Cyberattacks Against Online Retail Continue to Rise
The growth of online retailers is followed closely by the acceleration of cyberattacks. Unlike a lot of traditional B&M stores that were forced to close during the Covid-19 pandemic, online retail has experienced a boom. Whilst the World Economic Forum reported that the move to stay at home resulted in a decrease in the virus number, researchers at Salesforce showed that global digital sales grew by 36%, year-on-year, to December 2020.
As expected, cybercriminals are ‘following the money’ with the result that the retail industry is seeing an uptick in cyber-attacks as online transactions soar.
The Cyber-Threat Landscape and the Online Retailer in 2021
Online retail is predicted to experience a staggering £5.9 billion ($8.1 billion) worth of losses each year because of cyber-attacks. And according to a recent Ponemon study, a cyber-attack affecting an online retailer, costs, on average, over $2 million.
Cybercriminals use several methods to target vulnerable e-commerce sites, these include:
Web Application Attacks
Online retail is the go-to target for many web-borne cyber-attacks. The 2020 Verizon Data Breach Investigations Report (DBIR) revealed that in 43% of all data breaches, web applications were the target. As 2020 panned out, there was an increase of around 800% in web application-based attacks. The most common attack types on web applications include remote code execution, data leakage, and cross-site scripting (XSS).
Credential stuffing and Online Retail
Credential stuffing uses previously stolen login credentials in an attempt to take over an account. Akamai, a vendor that keeps watch on credential stuffing attacks, found that the retail sector was the most targeted for this form of attack. Attack detections in the commerce category of the report hit 64 billion credential stuffing attempts between 2018 and 2020. The retail sector accounted for around 90% of all such attacks in the category.
Denial of Service (DDoS)
A DDoS attack uses (often) thousands of ‘bot’ infected devices to send out malicious traffic to target websites. These ‘bot’s, aka malware, are specifically designed to overwhelm a website/webserver and cause it to crash. Amazon Web Services (AWS) was hit with the largest DDoS attack in history during 2020. The cyber-attack affected thousands of retailers, dependent on online sales to maintain their business during the pandemic.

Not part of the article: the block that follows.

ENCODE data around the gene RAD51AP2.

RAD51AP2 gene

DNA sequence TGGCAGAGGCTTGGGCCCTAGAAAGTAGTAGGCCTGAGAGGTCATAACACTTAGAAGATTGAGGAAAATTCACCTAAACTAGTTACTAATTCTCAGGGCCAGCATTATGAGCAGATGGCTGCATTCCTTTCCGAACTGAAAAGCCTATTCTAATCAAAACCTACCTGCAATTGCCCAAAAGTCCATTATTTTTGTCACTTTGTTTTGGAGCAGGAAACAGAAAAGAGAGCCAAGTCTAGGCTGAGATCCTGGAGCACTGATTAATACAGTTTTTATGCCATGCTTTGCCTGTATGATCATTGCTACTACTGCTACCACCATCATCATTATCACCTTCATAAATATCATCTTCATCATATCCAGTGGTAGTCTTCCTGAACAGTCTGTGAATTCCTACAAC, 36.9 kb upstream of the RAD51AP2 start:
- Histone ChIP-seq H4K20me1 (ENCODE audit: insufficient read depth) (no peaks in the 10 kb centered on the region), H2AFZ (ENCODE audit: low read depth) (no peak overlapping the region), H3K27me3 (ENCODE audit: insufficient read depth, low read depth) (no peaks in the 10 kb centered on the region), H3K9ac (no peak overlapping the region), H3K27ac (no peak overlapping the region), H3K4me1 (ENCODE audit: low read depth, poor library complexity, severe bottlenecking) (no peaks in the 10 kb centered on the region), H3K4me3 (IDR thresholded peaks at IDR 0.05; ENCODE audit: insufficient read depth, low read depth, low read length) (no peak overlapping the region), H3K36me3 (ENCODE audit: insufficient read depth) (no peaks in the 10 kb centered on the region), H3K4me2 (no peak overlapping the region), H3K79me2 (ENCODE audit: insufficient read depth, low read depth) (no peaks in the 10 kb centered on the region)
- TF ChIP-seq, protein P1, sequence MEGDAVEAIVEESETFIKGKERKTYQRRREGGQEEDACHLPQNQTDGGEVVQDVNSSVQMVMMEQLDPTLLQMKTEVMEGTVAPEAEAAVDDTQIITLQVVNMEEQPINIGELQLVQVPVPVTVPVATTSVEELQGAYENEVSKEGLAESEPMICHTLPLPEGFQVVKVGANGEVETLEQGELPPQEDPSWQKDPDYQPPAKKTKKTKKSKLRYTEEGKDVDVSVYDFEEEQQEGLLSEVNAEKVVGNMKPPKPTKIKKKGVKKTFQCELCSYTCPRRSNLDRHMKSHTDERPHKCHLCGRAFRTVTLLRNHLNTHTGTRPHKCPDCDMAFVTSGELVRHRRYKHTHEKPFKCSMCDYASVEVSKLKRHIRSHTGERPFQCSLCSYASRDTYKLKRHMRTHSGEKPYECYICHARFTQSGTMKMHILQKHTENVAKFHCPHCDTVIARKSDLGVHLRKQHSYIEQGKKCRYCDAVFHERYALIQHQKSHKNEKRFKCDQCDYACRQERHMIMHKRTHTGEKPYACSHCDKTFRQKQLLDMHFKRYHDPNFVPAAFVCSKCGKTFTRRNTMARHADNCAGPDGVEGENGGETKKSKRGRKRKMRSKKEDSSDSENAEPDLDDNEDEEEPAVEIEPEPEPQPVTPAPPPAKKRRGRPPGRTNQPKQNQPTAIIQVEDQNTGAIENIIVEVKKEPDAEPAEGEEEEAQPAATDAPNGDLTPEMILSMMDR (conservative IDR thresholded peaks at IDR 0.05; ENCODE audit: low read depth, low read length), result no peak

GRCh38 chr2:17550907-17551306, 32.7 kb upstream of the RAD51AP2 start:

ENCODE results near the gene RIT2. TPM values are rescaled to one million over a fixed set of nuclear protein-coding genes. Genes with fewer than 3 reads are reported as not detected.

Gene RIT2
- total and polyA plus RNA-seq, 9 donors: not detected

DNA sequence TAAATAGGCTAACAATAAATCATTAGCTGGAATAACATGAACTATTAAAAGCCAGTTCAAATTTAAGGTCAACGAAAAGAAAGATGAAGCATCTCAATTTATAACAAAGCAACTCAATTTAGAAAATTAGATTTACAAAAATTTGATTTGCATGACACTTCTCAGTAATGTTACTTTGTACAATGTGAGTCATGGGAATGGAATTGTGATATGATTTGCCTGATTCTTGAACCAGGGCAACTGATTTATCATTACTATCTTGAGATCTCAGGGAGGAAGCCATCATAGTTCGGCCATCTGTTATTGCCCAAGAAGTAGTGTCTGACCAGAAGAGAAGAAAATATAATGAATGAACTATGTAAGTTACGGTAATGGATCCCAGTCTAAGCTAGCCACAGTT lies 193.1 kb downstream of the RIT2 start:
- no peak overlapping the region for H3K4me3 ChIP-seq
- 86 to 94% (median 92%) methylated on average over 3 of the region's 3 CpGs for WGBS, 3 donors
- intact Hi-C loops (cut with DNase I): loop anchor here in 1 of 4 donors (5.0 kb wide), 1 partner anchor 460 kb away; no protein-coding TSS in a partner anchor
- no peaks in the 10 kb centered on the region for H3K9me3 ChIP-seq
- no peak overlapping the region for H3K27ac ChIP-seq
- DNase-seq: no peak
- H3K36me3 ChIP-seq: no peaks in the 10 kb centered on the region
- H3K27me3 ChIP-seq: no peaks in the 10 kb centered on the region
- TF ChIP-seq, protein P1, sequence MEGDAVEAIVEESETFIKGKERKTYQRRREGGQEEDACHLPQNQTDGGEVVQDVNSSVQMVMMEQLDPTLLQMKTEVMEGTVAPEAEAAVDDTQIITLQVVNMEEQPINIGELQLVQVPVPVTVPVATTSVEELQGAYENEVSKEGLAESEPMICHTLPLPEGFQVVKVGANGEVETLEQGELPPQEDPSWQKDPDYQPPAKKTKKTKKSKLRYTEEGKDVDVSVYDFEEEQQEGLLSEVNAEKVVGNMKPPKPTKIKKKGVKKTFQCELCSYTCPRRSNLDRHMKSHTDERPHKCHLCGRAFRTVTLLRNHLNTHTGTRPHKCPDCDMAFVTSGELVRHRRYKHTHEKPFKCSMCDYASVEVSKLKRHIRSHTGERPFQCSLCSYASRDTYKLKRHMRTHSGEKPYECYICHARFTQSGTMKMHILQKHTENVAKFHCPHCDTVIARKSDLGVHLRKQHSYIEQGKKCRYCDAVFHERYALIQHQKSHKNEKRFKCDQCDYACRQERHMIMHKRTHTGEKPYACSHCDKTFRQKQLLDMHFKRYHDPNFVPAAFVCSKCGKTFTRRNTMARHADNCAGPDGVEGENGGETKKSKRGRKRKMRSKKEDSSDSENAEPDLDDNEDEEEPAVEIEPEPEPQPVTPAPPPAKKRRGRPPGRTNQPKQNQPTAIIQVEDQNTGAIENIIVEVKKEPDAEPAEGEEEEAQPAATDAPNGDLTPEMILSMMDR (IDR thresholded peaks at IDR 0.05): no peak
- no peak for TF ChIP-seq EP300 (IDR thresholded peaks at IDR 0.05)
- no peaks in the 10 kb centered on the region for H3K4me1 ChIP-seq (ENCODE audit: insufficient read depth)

Events and phishing
Cybercriminals love an event. By focusing their campaigns on big calendar happenings in the retail world, hackers can use social engineering tricks to create successful phishing campaigns. In the run-up to Black Friday 2020, a surge in phishing attacks related to the event were detected. A Check Point report found a 13X increase in phishing emails in the six weeks to Black Friday. The rate of phishing in November 2020, was around one in every 826 emails delivered, compared to less than one in 11,000 at the start of October. Check Point explains the likely reason for the increase are cybercriminals capitalizing on people staying at home and shopping online.
The world of retail is increasingly dependent on API calls to find out information, check customer identity, and perform transactions. But APIs are a potential weak spot in terms of security. Attacks on retail APIs, during 2020, far exceeded the levels of attacks in previous years, according to research. Popular attack vectors include cross-site scripting (XSS) and SQL injection.
The CMS (Content Management System) frameworks, used as platforms for many online retail outlets, are a target for cyber-attacks. One of the most infamous recent attacks of this nature was the attack on UK airline, British Airways (BA). The company was fined around £20 million ($27 million) for a breach that affected 185,000 reward program customers and a further 380,000 users of the airline’s app and website. The company is now expecting a customer settlement bill of around £3 billion. The breach occurred when a malicious script comprising 22 lines of code was inserted into the BA website. A vulnerability in a web element allowed the hack to occur. Once in situ, the code facilitated a transfer of data to ‘baways.com’, a very similar looking URL to the legitimate ‘britishairways.com’.
Other client-side attacks include the misuse or incorrect implementation of secure internet communications. For example, the use of the principle of securing data in transit is vital to maintain data security. The use of encrypted communication protocols, such as Transport Layer Security (TLS) when transmitting data across Wi-Fi or other networks, prevents Man-in-the-Middle attacks, which result in the theft of login credentials.
Online shopping for food, medicines, and other essentials, has been a vital service during the pandemic. With more people choosing to shop online, the online shopping trend is expected to continue. Online retailers can offer a secure shopping experience to customers by taking precautions and closing off the routes to a cyber-attack.
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